Price Watch

October 2014 Price Watch and Annex

October 2014

IPC 2.0 Acute Food Insecurity Phase

1: Minimal
2: Stressed
3: Crisis
4: Emergency
5: Famine
Would likely be at least one phase worse without current or programmed humanitarian assistance
FEWS NET classification is IPC-compatible. IPC-compatible analysis follows key IPC protocols but does not necessarily reflect the consensus of national food security partners.

IPC 2.0 Acute Food Insecurity Phase

1: Minimal
2: Stressed
3+: Crisis or higher
Would likely be at least one phase worse without
current or programmed humanitarian assistance
FEWS NET classification is IPC-compatible. IPC-compatible analysis follows key IPC protocols but does not necessarily reflect the consensus of national food security partners.
FEWS NET Remote Monitoring countries use a colored outline to represent the highest IPC classification in areas of concern.

IPC 2.0 Acute Food Insecurity Phase

Presence countries:
1: Minimal
2: Stressed
3: Crisis
4: Emergency
5: Famine
Remote monitoring
countries:
1: Minimal
2: Stressed
3+: Crisis or higher
Would likely be at least one phase worse without
current or programmed humanitarian assistance
FEWS NET Remote Monitoring countries use a colored outline to represent the highest IPC classification in areas of concern.

Key Messages

  • In West Africa, staple food markets were well-supplied in September with carryover stocks and early grain, tuber, and legume harvests.  Staple food prices were stable or declining, except in deficit areas of Niger, Chad, and Mauritania and conflict-affected areas of northeastern Nigeria. The Ebola outbreak has led to both official and voluntary restrictions on the movement of goods and people in affected countries, resulting in atypical market trends in some areas.

  • In East Africa, maize prices continued to decline in Tanzania, Kenya, Uganda, and surplus-producing areas of Ethiopia and Somalia as supplies from harvests and regional trade flows improved market availability. Sorghum prices remained stable in eastern Ethiopia and conflict-affected areas of eastern and northern South Sudan ahead of upcoming harvests, but declined in parts of Somalia and Sudan where early grain harvests were underway. Civil conflict, insecurity and seasonal road condition deterioration continued to disrupt markets parts of South Sudan, Somalia, Darfur and South Kordofan States in Sudan. Livestock prices increased in Ethiopia and Somalia ahead of the Hajj.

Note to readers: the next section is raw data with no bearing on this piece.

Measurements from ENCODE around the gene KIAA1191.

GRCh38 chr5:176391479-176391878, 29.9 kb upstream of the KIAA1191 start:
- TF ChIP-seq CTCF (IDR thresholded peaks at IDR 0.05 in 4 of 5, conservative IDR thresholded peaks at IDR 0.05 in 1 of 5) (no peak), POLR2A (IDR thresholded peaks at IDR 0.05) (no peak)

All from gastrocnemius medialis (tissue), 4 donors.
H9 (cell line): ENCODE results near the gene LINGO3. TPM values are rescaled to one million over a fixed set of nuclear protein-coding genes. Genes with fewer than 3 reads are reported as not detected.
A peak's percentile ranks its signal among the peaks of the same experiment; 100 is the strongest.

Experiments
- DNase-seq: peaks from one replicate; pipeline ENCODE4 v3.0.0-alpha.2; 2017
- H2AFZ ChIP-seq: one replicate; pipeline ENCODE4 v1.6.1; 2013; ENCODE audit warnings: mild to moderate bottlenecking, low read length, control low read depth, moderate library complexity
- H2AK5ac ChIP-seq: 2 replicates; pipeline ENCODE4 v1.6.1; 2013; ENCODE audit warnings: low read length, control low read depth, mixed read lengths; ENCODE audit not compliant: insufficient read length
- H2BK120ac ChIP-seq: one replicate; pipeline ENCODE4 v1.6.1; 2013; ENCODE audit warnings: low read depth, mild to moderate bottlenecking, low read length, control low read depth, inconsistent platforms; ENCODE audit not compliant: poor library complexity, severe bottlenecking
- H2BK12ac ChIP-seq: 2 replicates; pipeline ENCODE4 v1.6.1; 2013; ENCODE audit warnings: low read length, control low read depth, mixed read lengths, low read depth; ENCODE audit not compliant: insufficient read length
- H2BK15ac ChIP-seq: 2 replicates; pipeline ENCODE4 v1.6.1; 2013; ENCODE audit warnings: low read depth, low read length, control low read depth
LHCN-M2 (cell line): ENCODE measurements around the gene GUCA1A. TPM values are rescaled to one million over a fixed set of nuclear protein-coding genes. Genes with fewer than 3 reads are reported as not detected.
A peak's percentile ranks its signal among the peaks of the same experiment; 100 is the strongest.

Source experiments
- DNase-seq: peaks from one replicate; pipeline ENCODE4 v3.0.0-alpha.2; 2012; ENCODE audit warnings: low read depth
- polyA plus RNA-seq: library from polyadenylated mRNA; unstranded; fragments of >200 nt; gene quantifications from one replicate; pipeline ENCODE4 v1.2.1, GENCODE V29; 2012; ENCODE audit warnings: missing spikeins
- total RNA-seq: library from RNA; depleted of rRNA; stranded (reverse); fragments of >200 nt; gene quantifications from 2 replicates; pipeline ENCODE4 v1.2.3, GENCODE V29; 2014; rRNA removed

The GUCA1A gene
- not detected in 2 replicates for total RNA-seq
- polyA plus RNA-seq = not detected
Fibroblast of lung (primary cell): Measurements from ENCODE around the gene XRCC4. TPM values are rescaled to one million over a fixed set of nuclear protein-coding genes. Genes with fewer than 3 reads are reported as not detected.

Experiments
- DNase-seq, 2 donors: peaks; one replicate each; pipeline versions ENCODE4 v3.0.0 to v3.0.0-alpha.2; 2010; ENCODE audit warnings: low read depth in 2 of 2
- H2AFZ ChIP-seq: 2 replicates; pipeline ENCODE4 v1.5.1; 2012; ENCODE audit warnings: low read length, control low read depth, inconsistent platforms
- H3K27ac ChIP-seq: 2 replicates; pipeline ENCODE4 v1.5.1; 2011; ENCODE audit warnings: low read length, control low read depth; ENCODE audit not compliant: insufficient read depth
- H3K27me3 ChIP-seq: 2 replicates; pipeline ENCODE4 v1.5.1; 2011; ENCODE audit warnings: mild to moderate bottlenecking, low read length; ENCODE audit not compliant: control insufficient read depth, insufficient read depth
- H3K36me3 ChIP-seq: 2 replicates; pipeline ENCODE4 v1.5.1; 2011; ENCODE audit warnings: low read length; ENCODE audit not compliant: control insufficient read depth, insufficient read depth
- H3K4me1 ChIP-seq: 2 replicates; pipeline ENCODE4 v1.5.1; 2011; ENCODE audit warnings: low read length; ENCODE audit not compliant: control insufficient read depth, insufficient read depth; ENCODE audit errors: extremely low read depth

• In Southern Africa, regional staple food availability is higher than in previous years. Harvests from the 2013/14 production year were well-above average in the region’s surplus-producing countries. Staple food prices remained stable or began increasing in September. Maize prices were generally below their respective 2013 levels.

  • In Central America, staple food prices followed seasonal trends in September, remaining stable or decreasing with the conclusion of recent harvests. After increasing atypically between December and August, red bean prices declined in Central America in September. Imports helped to offset production losses from the prolonged drought that occurred throughout the region from June to August. Local and imported rice prices remained stable throughout the region.

  • In Central Asia, wheat availability remained good region-wide in September. Prices were stable, but above their respective five-year average levels.

  • International rice and wheat prices were stable in September while global maize and soybean prices decreased. Global production for most key commodities reached record or near record levels this year, making for very well supplied global markets. Crude oil prices decreased gradually between July and September.

About Price Watch

Price Watch offers a monthly summary and outlook on global, regional and national trends of key commodity prices in FEWS NET countries. Analysis may touch on global issues, such as fuel prices or exchange rates, if they are likely to influence staple food prices in FEWS NET countries. The accompanying Price Watch Annex details price trends by country.

About FEWS NET

The Famine Early Warning Systems Network is a leading provider of early warning and analysis on food insecurity. Created by USAID in 1985 to help decision-makers plan for humanitarian crises, FEWS NET provides evidence-based analysis on some 28 countries. Implementing team members include NASA, NOAA, USDA, USGS, and CHC-UCSB, along with Chemonics International Inc. and Kimetrica. Read more about our work.

Link to United States Agency for International Development (USAID)Link to the United States Geological Survey's (USGS) FEWS NET Data PortalLink to U.S. Department of Agriculture (USDA)
Link to National Aeronautics and Space Administration's (NASA) Earth ObservatoryLink to the National Oceanic and Atmospheric Administration's (NOAA) National Weather Service, Climage Prediction CenterLink to the Climate Hazards Center - UC Santa BarbaraLink to KimetricaLink to Chemonics